Five Hundred Years of Printing

By S. H. Steinberg; John Trevitt | Go to book overview

CHAPTER III
The nineteenth century
1800-1900

The turn of the eighteenth to nineteenth centuries marks a decisive stage in the history of printing. It was not a break but rather a sudden leap forward. It affected the technique of printing, the methods of publication and distribution, and the habit of reading. Compositors and printers, publishers and booksellers, borrowers and buyers of books adopted, or were forced into, new ways of production and consumption. Technical progress, rationalized organization and compulsory education interacted one on another. New inventions lowered the cost of production; mass literacy created further demands, the national and international organization of the trade widened the channels and eased the flow of books from the publishers' stock departments to the retailers' shelves.

The almost complete mechanization of the whole process from letter-founding to bookbinding neither threw out of work the craftsmen nor lowered the quality of their production; nor was the lowering of costs accompanied by diminishing wages or decreasing profits. On the contrary, every section of the trade was nearly all the time expanding in numbers and strengthening its economic security, while the book-buying public was reaping the advantages of greater efficiency, better quality and reduced prices.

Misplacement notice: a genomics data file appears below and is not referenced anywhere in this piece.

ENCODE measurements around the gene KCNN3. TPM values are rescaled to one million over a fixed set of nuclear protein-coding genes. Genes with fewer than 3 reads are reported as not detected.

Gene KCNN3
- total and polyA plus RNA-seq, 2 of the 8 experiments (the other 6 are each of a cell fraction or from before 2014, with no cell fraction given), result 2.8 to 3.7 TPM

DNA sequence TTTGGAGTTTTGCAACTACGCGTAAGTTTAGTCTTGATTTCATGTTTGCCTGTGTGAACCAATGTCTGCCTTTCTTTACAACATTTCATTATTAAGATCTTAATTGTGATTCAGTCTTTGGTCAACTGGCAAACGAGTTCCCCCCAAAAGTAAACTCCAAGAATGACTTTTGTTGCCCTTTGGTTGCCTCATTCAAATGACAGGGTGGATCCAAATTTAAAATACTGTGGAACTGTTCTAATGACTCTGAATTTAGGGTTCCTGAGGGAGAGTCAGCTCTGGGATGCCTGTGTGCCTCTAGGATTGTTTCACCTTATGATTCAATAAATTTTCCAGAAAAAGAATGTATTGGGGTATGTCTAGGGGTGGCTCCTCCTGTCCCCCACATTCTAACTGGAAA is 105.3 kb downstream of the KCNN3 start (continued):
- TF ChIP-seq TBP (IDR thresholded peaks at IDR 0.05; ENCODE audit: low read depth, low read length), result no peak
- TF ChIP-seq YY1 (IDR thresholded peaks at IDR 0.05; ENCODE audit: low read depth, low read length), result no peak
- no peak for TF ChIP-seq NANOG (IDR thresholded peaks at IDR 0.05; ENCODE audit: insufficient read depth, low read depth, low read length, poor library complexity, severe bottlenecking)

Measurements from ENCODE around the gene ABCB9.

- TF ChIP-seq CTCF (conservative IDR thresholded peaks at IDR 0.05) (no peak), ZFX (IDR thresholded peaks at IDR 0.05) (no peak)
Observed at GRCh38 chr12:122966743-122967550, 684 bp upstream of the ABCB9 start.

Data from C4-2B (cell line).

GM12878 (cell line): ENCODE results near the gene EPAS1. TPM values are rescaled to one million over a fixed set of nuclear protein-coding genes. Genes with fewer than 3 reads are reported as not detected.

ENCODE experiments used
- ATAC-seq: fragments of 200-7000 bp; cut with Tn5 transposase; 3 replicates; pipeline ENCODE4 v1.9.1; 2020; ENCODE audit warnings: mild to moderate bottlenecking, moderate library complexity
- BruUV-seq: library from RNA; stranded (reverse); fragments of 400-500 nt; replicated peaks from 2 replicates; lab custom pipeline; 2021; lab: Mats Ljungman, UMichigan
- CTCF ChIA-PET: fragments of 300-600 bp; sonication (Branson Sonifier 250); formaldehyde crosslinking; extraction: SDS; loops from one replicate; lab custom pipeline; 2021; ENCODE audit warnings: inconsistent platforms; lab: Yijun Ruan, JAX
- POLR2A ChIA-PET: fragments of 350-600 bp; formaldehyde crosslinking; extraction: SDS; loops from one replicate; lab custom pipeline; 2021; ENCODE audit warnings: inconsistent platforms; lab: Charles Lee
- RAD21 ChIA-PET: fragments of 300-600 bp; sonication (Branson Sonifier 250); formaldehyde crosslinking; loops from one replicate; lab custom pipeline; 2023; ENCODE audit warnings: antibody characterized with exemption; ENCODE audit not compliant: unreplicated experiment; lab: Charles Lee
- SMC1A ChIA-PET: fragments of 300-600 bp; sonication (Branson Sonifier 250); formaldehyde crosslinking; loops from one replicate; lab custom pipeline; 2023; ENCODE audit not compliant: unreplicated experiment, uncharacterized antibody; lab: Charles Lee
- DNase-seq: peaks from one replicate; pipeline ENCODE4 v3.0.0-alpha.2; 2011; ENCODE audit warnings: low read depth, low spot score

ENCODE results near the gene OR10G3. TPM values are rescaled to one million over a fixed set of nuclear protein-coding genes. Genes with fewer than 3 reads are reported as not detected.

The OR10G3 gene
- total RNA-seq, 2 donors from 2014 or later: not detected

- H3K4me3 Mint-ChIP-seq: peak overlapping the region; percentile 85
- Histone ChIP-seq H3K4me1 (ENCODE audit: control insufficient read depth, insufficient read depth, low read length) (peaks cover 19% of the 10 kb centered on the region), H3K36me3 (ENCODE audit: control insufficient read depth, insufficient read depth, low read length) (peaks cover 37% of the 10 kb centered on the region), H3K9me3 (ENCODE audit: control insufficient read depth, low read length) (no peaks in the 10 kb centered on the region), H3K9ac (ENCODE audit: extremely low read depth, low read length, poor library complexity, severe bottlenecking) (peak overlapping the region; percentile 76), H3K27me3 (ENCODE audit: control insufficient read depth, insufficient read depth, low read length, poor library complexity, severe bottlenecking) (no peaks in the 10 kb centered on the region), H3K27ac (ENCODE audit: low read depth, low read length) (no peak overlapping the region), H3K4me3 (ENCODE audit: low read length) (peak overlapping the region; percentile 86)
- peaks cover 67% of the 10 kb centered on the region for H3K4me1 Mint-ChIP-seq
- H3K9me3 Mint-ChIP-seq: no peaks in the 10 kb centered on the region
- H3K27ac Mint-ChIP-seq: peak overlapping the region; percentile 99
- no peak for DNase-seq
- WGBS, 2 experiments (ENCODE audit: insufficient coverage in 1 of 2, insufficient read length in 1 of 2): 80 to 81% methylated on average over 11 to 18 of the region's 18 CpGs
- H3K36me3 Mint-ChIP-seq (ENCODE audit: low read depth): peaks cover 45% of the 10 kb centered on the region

The intellectual climate of the age favoured fundamental changes and the printing trade exerted itself to respond to the need. The educational achievements of rationalist thinkers had multiplied the number of literate persons; periodicals, almanacs and newspapers penetrated into classes hitherto altogether lacking contact with literature. The Industrial Revolution had created a new public of great wealth who, in the second generation, were eager to fill the gaps in their intellectual and literary education.The American and French Revolutions mightily stirred interest in controversial matters of politics, economics and society. Locke and Hume, the French Encyclopedists and Kant had taught the public to reason, to question and to discuss the problems and institutions which had hitherto been taken for granted.The rising tide of liberalism and democracy compelled the powers that be, or made it advisable for them, to justify their policies and actions; criticism needed rebutting. In short, public opinion was challenged, and as writers on both sides took up the challenge the printer had to satisfy a demand for publicity unheard-of until that time.

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Five Hundred Years of Printing
Table of contents

Table of contents

  • Five Hundred Years of Printing *
  • Contents v
  • Reviser''s Preface vii
  • Introduction i
  • Chapter I- The First Century of Printing 1450-1550 3
  • Chapter II- The Era of Consolidation 1550-1800 74
  • Chapter III- The Nineteenth Century 1800-1900 136
  • Chapter IV- 1900-1955 170
  • Chapter V- The Postwar World 218
  • Conclusion 250
  • Select Bibliography 251
  • Index 255
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